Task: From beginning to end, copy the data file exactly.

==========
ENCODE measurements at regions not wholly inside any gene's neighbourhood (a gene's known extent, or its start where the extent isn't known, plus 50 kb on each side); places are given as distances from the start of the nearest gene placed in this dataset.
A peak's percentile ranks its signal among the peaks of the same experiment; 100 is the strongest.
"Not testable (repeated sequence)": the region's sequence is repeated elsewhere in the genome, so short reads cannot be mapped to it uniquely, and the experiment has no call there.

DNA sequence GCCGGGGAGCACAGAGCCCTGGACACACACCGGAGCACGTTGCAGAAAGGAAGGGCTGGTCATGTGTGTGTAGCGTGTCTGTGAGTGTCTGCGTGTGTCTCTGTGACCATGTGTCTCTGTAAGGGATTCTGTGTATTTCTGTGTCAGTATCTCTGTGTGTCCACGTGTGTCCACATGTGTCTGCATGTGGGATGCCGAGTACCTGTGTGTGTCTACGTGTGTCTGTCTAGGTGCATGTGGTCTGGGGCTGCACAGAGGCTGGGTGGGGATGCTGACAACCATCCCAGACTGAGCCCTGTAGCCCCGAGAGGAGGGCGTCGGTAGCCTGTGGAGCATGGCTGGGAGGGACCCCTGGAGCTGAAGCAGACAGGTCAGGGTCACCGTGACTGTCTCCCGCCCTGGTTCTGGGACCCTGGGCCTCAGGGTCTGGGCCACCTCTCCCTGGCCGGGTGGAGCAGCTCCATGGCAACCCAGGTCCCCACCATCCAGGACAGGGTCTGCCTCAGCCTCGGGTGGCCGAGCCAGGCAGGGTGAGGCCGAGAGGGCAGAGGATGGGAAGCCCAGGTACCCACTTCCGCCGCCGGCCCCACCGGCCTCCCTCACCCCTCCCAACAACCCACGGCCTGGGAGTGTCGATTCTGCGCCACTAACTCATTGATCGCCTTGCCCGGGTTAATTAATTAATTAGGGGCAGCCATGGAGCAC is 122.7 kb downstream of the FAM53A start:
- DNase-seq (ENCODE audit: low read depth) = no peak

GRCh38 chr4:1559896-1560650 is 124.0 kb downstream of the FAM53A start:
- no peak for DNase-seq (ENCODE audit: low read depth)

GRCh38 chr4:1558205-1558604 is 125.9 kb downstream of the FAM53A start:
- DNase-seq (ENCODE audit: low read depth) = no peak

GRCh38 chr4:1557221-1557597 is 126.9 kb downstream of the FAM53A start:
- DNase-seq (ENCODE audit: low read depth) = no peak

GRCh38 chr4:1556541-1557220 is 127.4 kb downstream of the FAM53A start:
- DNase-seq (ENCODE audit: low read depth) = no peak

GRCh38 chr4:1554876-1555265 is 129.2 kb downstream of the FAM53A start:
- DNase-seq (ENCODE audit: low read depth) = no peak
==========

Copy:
ENCODE measurements at regions not wholly inside any gene's neighbourhood (a gene's known extent, or its start where the extent isn't known, plus 50 kb on each side); places are given as distances from the start of the nearest gene placed in this dataset.
A peak's percentile ranks its signal among the peaks of the same experiment; 100 is the strongest.
"Not testable (repeated sequence)": the region's sequence is repeated elsewhere in the genome, so short reads cannot be mapped to it uniquely, and the experiment has no call there.

DNA sequence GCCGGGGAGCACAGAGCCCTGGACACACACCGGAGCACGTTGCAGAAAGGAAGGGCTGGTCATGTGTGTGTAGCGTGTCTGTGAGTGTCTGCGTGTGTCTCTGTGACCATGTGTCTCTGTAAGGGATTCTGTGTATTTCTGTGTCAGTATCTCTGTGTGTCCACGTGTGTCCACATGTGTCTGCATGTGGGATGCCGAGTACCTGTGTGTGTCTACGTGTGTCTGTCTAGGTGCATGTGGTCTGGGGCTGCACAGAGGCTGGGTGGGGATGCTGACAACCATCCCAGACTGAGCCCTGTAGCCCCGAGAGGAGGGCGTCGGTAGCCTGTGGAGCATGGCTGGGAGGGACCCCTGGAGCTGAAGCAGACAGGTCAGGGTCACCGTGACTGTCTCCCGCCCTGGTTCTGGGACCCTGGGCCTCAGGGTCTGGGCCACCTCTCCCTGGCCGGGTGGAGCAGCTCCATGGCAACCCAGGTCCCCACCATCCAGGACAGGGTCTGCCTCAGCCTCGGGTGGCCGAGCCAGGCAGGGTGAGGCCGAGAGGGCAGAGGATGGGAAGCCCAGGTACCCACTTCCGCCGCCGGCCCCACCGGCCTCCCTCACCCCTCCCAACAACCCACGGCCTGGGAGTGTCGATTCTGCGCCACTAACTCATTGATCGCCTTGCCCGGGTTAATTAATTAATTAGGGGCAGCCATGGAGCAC is 122.7 kb downstream of the FAM53A start:
- DNase-seq (ENCODE audit: low read depth) = no peak

GRCh38 chr4:1559896-1560650 is 124.0 kb downstream of the FAM53A start:
- no peak for DNase-seq (ENCODE audit: low read depth)

GRCh38 chr4:1558205-1558604 is 125.9 kb downstream of the FAM53A start:
- DNase-seq (ENCODE audit: low read depth) = no peak

GRCh38 chr4:1557221-1557597 is 126.9 kb downstream of the FAM53A start:
- DNase-seq (ENCODE audit: low read depth) = no peak

GRCh38 chr4:1556541-1557220 is 127.4 kb downstream of the FAM53A start:
- DNase-seq (ENCODE audit: low read depth) = no peak

GRCh38 chr4:1554876-1555265 is 129.2 kb downstream of the FAM53A start:
- DNase-seq (ENCODE audit: low read depth) = no peak